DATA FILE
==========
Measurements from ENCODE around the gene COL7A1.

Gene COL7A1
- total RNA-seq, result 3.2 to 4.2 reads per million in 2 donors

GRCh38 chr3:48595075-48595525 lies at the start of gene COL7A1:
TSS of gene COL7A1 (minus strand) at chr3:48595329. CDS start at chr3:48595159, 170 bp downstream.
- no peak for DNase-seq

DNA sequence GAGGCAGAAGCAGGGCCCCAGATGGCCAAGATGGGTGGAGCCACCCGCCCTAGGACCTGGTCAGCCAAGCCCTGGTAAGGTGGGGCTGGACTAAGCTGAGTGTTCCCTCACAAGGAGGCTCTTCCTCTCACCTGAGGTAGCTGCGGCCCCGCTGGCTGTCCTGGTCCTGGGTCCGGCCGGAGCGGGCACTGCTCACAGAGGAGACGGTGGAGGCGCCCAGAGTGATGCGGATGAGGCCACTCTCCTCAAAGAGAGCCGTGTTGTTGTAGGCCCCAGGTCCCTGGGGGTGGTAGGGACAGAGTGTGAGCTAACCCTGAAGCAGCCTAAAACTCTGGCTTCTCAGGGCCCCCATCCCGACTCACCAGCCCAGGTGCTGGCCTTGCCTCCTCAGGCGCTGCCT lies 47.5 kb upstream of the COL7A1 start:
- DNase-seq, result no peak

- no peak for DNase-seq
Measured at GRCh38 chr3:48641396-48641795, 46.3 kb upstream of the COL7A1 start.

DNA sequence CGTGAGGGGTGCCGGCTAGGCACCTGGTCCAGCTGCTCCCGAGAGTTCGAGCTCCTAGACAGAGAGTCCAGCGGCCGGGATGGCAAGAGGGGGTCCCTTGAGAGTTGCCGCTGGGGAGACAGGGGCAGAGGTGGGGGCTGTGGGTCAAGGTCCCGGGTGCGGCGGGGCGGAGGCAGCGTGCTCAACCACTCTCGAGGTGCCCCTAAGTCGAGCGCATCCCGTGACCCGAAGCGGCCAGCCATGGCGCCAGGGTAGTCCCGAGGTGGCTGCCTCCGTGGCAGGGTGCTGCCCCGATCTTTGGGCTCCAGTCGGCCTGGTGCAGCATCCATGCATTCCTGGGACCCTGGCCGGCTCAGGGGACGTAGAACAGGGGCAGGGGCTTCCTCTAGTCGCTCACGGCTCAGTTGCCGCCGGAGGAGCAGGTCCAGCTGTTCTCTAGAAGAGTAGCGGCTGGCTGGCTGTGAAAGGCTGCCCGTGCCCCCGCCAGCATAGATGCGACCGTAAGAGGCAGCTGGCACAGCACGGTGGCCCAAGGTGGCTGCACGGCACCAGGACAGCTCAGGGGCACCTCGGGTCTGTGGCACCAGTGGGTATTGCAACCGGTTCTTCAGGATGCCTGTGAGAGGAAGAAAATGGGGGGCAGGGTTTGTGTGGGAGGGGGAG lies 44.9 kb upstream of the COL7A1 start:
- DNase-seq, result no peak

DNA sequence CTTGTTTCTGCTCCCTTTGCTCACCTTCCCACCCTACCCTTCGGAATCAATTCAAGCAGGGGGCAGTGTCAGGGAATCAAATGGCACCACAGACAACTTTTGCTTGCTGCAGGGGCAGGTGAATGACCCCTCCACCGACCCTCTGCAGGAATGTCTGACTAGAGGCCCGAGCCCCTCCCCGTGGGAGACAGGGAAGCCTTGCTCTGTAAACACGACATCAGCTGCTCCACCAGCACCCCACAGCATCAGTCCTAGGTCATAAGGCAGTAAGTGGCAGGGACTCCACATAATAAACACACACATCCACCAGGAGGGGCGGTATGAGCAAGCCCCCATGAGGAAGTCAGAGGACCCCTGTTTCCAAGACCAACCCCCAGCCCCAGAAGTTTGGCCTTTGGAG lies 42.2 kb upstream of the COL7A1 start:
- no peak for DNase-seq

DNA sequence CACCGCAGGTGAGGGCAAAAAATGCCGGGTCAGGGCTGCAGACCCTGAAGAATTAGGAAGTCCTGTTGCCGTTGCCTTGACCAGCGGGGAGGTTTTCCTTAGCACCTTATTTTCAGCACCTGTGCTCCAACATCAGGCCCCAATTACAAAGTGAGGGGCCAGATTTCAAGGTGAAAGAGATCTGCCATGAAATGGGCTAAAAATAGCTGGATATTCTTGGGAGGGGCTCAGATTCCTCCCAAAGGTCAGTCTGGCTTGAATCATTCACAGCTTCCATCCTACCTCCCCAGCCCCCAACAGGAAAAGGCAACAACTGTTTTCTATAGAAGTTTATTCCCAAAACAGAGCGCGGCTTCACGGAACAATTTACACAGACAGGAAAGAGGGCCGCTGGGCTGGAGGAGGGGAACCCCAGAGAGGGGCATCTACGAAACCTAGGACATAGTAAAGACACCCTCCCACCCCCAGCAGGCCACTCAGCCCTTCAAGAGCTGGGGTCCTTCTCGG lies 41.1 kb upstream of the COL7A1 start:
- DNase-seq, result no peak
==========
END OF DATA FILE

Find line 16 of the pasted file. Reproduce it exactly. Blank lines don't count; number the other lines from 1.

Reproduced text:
- DNase-seq, result no peak